F=m…m…mmm what’s for dinner?

F=m…m…mmm what’s for dinner?

In many classes that I took during my undergraduate career, I found myself paying close attention to what the instructor said, taking notes, organizing, color coding ideas, and following along with the instructor. And that usually lasted about 15 minutes.

Then my mind would wander. I would think about something else – my weekend plans, other homework, or just how much time was left in the class. I consider myself a pretty good student, but paying attention for 50, 75, or sometimes 180 minutes (yes 180 minutes!) straight can be pretty challenging.

In models of attention, which describe how we select information to pay attention to, only certain information makes it to the point where it is processed and stored in memory.

In Broadbent’s Filter model, sensory inputs are filtered early and only a subset of those inputs are then processed and make it to working memory. There are a lot of inputs around us, and there are a lot of opportunities for distractions as well. So how do we, as educators, help students keep their attention on what we want them to focus on?

Before I get to that ever important question, I want to go over a few more things. There are multiple models of attention, not just the one introduced above. And these models differ in where this filter is, the one that only lets certain inputs through, in the process of attention. These differing views are known as early selection models of attention and late selection models of attention. In early selection models of attention (like Broadbent’s filter model above), certain inputs are not processed because they are filtered out early. In late selection models of attention, inputs are assumed to be processed and then the information is filtered after it is processed.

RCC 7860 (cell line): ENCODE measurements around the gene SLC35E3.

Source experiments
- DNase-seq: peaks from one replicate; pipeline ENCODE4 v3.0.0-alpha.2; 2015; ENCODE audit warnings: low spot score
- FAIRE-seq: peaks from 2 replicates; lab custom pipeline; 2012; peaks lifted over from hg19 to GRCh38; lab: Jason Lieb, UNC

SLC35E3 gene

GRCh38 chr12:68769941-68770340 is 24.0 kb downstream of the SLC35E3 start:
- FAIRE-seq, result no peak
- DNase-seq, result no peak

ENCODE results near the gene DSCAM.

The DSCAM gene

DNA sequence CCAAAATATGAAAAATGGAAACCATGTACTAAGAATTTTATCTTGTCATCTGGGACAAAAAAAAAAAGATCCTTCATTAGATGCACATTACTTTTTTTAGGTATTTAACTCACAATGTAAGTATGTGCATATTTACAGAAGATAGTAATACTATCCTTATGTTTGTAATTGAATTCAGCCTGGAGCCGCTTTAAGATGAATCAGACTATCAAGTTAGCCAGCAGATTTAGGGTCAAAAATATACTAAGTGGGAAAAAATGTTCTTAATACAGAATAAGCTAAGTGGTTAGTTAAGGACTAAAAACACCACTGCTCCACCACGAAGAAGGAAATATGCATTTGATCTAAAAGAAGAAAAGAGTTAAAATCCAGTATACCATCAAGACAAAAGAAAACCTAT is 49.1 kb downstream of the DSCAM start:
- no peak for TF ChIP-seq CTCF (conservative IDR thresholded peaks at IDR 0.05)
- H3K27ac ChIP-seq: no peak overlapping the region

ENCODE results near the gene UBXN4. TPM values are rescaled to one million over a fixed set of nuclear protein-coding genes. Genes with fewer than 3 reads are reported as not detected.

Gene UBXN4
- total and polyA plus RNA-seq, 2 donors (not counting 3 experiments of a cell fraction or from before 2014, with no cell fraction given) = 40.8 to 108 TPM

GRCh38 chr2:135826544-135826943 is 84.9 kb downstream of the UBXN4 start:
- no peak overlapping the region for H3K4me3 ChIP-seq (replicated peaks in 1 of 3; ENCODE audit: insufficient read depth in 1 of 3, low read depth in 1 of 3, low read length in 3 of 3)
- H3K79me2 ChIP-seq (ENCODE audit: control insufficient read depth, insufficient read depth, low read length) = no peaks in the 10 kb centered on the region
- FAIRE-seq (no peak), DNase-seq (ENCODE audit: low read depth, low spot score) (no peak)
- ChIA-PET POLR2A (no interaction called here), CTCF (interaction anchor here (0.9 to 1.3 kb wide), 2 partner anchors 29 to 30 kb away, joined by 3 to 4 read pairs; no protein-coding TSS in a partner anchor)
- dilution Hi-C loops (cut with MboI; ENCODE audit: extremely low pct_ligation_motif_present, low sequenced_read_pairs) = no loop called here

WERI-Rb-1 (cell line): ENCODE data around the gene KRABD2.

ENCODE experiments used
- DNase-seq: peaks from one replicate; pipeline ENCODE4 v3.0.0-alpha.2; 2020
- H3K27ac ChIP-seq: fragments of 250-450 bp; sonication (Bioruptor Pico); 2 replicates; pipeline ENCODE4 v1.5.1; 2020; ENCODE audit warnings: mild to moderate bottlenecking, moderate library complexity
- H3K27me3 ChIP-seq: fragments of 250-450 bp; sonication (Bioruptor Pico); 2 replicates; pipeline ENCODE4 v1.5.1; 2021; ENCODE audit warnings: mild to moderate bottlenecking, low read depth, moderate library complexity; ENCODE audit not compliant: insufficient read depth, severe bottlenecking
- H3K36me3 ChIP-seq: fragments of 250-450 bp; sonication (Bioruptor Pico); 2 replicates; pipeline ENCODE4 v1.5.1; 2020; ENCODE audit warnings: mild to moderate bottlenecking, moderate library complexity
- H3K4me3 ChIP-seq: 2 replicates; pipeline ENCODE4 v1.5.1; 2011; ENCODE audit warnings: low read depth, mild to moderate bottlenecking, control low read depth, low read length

So why does this matter? In these models, an individual receives many inputs, and only some of those inputs are processed and make their way to our memory. And our attention is affected by many different things, including our emotions, whether we are multitasking, the timing of a given task or activity, and our interests. So we have to remember this when presenting information to our students.

So despite your thoughts on when information is processed, we have this idea that only a certain amount of the inputs received are processed and then become available in our working memory. So, going back to my earlier question, how do we as educators help students keep their attention on what we want them to pay attention to?

Here are a few ideas to get started.

  • Try to make things interesting. Incorporate a real world example. Ask an interesting question that would be relevant to students. Connect the material in class to things that happen outside of the classroom walls.
  • Switch modes periodically. When I talk about modes, I am talking about the way that material is delivered. So lecture for 15 minutes. Then have students do an activity where they talk to their neighbor. Then ask a quiz question. Then lecture for another short portion. Then work a problem. Whatever you do, try to mix it up.
  • Highlight important parts of the material or problem. If you want students to focus on one part of the problem that makes that problem unique, you can point that out.
  • Have students select projects or problems that are interesting to them. It is easier to remain attentive if you are working on something that is of interest to you.

For  more information, check out these references:

  • Atkinson, R. C., & Shiffrin, R. M. (1971). The control processes of short-term memory. Stanford: Stanford University.
  • Broadbent, D (1958). Perception and Communication. London: Pergamon Press.
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